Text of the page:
Review of “Bad Medicine: Doctors Doing Harm Since Hippocrates” by David Wootton, Social Affairs Unit Blog, August 31st 2006

Next edition I have some additions for you — may need to be 2 volumes!

A Medical Education

My penultimate piece (so far) for the SAU Blog. This book greatly impressed me at the time, which is surely clear. Since I have learnt a lot about the philosophy of medicine and am perhaps a little more sceptical about the scientific pretensions of medicine (let alone the medical pretensions of psychiatry). Nevertheless Wootton’s arguments seem important and difficult for even the most critical theorist to fully evade. I came across references to Thomas McKeown lately, having nearly forgotten about him.

Bad Medicine: Doctors Doing Harm Since Hippocrates
by David Wootton
Pp. 304. Oxford: Oxford University Press, 2006
Hardback, £16.99

Not only were the Ancient Greeks influential, in many fields they are still directly influential today. Whitehead famously remarked that all Western philosophy is footnotes to Plato. Euclidean geometry is still central to mathematics. Aeschylus, Sophocles, Euripides and Aristophanes are still performed. While the practice of history today is…

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One thought on “Review of “Bad Medicine: Doctors Doing Harm Since Hippocrates” by David Wootton, Social Affairs Unit Blog, August 31st 2006

  1. Somehow this seems to harmonize Dr. Carl Phillips writes in his blog …..”With those lessons, we immunized grade-schoolers against being tricked by coincidence, teaching them to not over-conclude from one observation. We also teach young children “do not get into a car with a stranger”, which is good simple advice at the appropriate level for them. It guards against the worst possible mistake. But anyone who does not eventually learn that life is not so simplistic will have a rather hard time getting from the airport to their hotel.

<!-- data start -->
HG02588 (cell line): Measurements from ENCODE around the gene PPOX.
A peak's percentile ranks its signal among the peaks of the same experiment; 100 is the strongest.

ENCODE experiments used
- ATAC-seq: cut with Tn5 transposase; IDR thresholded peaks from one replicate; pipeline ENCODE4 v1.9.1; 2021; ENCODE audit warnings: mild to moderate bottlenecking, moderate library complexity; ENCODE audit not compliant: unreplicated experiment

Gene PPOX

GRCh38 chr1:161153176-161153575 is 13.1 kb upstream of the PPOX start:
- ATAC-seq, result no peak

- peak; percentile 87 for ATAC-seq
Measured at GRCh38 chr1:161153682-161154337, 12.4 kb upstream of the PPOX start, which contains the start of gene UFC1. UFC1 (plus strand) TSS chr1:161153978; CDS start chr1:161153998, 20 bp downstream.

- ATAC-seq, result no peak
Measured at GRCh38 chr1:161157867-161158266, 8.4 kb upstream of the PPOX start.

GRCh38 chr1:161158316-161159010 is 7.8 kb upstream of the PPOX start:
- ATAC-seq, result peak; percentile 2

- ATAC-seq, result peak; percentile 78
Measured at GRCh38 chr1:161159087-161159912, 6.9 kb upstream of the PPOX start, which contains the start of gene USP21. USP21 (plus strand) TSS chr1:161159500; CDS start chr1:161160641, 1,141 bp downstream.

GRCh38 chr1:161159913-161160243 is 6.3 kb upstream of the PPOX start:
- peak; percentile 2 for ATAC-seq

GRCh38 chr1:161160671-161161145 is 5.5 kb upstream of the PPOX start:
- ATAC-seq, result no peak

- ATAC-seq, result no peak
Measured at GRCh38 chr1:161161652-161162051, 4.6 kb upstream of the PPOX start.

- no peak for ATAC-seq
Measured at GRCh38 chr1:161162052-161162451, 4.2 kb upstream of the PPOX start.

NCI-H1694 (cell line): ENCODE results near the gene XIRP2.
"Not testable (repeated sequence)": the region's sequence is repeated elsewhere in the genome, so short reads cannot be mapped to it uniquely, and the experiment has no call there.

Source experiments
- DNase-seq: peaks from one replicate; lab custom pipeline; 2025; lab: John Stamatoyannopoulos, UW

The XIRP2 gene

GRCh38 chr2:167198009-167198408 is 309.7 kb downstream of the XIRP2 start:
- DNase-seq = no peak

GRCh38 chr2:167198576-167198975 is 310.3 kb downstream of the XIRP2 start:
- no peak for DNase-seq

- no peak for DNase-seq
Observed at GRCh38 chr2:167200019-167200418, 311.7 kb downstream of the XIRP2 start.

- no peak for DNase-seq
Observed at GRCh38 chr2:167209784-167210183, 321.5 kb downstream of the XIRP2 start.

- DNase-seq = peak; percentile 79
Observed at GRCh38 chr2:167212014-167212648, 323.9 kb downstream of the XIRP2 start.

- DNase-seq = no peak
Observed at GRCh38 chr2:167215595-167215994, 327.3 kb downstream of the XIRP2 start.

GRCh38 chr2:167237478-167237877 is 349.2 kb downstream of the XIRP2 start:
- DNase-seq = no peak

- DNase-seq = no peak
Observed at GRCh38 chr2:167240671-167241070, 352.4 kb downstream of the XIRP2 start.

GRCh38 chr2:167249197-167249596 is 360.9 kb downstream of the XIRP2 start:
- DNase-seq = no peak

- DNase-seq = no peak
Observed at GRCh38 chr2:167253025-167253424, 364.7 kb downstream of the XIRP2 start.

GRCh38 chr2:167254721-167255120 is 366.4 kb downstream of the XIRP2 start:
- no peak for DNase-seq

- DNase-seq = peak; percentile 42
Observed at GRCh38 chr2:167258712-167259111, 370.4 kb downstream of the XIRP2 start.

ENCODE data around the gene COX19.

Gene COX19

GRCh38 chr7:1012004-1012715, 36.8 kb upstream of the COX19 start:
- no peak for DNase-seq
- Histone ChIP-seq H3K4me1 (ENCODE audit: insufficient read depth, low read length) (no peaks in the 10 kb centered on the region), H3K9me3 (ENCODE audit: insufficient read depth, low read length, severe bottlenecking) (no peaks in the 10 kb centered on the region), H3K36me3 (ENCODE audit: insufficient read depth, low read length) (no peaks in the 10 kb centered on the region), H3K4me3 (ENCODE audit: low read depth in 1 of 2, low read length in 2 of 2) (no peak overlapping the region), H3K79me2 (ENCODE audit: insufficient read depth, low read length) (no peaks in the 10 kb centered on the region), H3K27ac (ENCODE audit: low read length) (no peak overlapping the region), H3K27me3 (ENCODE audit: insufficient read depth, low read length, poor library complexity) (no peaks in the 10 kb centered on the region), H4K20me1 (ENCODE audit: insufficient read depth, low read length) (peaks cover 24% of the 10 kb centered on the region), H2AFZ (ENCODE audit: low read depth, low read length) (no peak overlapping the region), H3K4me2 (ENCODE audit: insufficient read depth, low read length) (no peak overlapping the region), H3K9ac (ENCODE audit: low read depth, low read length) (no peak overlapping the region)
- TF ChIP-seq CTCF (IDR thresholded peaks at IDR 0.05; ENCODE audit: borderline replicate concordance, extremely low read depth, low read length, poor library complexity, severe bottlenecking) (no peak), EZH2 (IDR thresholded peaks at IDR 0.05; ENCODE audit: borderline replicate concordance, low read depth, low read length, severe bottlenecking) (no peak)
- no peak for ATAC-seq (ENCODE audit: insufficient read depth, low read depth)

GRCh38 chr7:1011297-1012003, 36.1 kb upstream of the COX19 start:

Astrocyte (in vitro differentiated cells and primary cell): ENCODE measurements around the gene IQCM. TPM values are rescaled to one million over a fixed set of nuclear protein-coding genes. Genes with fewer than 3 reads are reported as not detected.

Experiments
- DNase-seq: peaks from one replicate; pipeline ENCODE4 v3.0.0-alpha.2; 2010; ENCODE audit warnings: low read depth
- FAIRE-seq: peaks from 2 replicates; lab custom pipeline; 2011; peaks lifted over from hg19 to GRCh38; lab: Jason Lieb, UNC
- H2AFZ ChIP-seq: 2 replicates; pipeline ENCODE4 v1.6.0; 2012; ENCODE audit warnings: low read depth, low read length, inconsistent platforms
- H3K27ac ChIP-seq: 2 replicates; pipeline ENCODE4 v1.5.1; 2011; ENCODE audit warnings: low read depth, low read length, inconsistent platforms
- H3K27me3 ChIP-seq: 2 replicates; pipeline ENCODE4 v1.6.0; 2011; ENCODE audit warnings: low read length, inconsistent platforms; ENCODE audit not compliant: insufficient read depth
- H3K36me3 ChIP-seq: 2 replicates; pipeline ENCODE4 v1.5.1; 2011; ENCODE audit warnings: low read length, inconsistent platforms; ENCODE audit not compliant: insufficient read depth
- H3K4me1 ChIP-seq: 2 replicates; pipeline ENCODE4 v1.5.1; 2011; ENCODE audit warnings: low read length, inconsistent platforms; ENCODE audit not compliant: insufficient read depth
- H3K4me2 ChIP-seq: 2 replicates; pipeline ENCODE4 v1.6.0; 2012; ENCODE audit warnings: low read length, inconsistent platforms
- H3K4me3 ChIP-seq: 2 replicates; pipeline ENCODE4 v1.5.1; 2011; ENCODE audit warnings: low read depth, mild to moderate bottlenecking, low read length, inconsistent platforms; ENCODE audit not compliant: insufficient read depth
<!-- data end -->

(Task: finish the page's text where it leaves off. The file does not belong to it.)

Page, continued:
Unfortunately, far too many people only get to the grade-school level in their understanding of scientific inference, but nevertheless think they are experts. People working in serious sciences get past that and learn the value of single observations (imagine: “The orbit of Mercury is not what Newtonian physics predicts. But who cares? That is just one anecdote. Ignore it.”). But a large portion of those pontificating about health science, particularly physicians, do not understand scientific inference any better than fifth grader. The worst problem is that they do not realize that.

    Learning exactly how to tease the informational nuances out of any data, whether it be columns of numbers or a single personal testimonial, requires a lifetime of study and some decent intuition. But it is possible to teach a simple lesson to the “that is just an anecdote!!” crowd to make it obvious that their “never get in a car with a stranger”-level understanding is overly simplistic.

    Consider a man who at 3:00 has no major injuries; shortly thereafter he gets into a car crash (and nothing else noteworthy occurs); upon talking to first-responders at 4:00 he say “I am basically ok, but I really hurt my wrist in the crash”; at 6:00 that evening, an x-ray shows he has a broken wrist. He tells us this anecdote, leading with the causal claim, “I broke my wrist in that car crash.” Do we believe his assertion of cause an effect? And, thus also conclude that (sometimes) car crashes cause broken wrists? It was, after all, just one story.

    Of course we believe him. We are not idiots…..”

    Liked by 1 person

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